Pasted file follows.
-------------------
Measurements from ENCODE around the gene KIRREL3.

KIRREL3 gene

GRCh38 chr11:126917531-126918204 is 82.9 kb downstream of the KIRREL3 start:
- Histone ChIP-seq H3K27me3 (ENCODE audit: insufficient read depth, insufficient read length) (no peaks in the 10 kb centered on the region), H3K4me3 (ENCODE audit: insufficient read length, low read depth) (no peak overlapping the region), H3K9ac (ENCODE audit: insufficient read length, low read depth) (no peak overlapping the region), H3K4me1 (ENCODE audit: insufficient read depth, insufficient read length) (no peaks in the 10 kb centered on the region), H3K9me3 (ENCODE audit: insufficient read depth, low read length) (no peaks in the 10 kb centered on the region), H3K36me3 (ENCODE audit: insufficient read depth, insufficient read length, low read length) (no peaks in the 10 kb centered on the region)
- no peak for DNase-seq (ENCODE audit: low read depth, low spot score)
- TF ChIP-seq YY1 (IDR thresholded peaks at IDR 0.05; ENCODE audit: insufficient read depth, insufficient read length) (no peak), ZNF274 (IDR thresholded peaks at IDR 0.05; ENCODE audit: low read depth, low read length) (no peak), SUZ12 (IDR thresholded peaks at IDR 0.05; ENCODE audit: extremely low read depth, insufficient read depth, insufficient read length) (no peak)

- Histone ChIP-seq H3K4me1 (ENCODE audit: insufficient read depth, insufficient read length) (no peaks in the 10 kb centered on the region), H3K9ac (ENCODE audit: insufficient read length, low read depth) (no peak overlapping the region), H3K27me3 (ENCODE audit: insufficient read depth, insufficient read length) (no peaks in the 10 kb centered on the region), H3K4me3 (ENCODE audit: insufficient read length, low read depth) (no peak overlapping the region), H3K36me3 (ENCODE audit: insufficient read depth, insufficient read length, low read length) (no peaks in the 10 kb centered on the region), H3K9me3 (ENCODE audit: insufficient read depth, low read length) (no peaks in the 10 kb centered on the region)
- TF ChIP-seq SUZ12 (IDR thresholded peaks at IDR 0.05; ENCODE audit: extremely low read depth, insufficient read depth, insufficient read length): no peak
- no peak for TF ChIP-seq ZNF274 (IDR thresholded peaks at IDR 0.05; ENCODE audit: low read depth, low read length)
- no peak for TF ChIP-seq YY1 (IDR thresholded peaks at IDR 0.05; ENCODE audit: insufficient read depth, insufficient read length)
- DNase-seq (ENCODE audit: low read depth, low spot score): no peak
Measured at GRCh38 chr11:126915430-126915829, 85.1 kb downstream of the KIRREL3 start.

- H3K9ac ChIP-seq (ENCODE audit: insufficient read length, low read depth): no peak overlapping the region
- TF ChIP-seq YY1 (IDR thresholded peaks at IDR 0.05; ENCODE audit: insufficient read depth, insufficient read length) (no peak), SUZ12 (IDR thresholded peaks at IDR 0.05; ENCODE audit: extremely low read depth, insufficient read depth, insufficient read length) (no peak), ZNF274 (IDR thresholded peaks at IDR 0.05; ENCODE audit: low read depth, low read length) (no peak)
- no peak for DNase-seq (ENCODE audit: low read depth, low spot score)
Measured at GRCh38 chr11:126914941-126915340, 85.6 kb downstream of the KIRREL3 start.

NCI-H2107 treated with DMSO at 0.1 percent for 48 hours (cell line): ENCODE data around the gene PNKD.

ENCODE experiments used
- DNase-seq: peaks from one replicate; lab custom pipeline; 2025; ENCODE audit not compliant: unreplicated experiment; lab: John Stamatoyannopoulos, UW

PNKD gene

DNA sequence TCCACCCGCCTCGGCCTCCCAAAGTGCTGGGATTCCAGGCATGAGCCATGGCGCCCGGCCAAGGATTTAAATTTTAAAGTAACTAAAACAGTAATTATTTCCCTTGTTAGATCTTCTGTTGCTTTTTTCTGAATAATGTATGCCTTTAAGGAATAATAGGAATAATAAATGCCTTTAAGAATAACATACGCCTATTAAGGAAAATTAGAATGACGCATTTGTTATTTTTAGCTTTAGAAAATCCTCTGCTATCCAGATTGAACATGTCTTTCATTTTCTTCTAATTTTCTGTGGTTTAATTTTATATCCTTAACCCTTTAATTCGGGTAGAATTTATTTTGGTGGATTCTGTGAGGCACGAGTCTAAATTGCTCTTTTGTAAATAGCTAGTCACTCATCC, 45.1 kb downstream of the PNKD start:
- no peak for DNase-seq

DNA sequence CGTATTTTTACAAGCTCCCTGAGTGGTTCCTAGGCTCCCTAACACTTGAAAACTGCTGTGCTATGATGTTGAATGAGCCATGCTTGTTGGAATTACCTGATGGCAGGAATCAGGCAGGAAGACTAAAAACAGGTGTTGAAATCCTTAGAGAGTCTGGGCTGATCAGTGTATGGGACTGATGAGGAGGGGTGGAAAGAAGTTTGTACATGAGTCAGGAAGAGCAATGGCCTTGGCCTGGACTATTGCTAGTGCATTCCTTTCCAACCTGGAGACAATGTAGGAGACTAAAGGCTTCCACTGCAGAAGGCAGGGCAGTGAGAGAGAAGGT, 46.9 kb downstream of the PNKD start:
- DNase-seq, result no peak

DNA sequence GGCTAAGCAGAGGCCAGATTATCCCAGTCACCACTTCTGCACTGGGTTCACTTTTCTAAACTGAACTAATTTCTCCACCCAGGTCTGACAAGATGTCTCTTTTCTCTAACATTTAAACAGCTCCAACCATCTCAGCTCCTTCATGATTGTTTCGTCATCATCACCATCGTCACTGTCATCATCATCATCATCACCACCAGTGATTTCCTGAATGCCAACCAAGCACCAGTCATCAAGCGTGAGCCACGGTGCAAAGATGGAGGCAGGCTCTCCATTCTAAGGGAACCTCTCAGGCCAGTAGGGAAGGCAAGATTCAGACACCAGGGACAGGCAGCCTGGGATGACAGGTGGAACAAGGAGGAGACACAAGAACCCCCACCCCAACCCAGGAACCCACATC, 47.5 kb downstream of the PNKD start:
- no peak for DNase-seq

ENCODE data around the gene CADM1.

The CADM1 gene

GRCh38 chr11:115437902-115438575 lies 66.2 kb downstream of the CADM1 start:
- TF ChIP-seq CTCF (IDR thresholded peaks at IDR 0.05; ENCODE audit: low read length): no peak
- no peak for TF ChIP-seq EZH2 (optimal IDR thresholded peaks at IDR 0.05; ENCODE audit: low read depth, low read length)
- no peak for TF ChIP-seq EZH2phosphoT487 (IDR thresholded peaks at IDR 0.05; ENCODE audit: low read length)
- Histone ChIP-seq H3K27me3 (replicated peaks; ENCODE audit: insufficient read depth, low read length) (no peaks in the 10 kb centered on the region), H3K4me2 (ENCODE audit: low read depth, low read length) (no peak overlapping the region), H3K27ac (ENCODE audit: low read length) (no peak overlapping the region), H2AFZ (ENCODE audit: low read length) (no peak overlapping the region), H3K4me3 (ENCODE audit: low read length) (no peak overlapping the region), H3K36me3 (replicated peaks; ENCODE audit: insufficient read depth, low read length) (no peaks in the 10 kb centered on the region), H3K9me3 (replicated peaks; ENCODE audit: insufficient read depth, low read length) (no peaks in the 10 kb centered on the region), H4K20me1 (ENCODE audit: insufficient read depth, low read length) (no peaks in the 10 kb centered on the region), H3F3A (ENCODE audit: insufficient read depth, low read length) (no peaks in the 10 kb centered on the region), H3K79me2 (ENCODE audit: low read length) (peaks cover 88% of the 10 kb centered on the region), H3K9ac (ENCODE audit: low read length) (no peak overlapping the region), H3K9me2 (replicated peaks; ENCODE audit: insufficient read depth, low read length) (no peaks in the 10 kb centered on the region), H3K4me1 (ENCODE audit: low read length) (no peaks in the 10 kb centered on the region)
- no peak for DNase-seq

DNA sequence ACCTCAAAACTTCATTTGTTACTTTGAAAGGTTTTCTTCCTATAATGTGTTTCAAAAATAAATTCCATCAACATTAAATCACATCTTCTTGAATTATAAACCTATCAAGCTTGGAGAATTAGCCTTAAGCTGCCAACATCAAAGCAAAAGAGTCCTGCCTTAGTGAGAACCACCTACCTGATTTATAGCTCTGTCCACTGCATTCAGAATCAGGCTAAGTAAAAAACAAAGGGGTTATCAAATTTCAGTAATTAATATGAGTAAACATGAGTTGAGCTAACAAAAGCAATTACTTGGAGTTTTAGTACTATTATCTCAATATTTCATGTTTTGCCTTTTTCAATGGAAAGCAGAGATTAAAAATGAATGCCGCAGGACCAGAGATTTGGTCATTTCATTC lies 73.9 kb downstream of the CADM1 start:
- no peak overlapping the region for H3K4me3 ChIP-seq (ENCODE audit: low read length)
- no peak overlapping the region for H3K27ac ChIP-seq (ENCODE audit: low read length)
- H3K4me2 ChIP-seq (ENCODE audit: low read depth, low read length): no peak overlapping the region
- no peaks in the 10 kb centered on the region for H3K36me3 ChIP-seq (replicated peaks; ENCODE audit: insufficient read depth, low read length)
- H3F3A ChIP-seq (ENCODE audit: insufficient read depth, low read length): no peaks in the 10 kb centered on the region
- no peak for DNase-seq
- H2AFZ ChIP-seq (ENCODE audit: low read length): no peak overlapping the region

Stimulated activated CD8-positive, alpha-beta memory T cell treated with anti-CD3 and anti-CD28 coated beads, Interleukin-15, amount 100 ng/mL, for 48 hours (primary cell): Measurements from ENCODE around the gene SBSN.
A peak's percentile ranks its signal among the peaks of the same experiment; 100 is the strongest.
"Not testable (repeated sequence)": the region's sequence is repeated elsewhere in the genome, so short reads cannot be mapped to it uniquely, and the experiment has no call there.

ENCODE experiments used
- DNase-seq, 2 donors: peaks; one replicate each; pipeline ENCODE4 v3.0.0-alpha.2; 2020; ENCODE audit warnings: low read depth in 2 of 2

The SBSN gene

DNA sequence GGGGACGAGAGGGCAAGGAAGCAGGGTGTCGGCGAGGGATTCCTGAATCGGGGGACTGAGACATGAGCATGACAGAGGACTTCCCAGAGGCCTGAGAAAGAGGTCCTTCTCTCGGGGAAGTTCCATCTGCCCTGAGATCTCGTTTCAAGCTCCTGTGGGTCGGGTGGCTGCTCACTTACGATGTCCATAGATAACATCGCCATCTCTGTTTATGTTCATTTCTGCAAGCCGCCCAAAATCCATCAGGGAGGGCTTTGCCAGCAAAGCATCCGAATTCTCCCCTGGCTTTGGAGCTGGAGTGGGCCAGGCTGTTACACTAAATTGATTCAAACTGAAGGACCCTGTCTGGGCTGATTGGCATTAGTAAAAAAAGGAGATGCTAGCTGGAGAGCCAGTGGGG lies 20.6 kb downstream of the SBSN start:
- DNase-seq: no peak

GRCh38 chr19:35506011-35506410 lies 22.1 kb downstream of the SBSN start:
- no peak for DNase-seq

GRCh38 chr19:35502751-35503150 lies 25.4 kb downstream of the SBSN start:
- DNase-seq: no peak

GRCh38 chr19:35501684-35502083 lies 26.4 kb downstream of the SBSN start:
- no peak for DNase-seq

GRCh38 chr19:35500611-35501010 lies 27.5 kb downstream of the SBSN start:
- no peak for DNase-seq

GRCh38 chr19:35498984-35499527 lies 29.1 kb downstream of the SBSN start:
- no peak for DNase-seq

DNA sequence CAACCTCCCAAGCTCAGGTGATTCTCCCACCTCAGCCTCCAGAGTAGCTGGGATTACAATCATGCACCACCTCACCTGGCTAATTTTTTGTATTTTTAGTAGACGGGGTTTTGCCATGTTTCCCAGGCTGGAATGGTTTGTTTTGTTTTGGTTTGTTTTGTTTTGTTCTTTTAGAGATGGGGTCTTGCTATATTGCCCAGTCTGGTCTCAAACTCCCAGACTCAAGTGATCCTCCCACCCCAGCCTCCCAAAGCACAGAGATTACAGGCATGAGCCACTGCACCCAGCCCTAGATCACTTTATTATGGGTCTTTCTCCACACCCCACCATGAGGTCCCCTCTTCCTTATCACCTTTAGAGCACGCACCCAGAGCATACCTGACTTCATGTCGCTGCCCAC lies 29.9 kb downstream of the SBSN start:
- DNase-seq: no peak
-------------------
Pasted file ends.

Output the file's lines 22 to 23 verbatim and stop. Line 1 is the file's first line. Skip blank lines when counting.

- no peak for DNase-seq

DNA sequence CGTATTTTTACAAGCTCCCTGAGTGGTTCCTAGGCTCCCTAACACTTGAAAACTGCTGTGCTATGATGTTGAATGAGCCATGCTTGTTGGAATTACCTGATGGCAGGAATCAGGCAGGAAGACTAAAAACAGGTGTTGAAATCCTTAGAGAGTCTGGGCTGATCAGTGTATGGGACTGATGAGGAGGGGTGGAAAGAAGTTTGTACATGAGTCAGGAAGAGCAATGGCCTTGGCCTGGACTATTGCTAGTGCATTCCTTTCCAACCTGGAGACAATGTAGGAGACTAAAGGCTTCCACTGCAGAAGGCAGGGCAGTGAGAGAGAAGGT, 46.9 kb downstream of the PNKD start: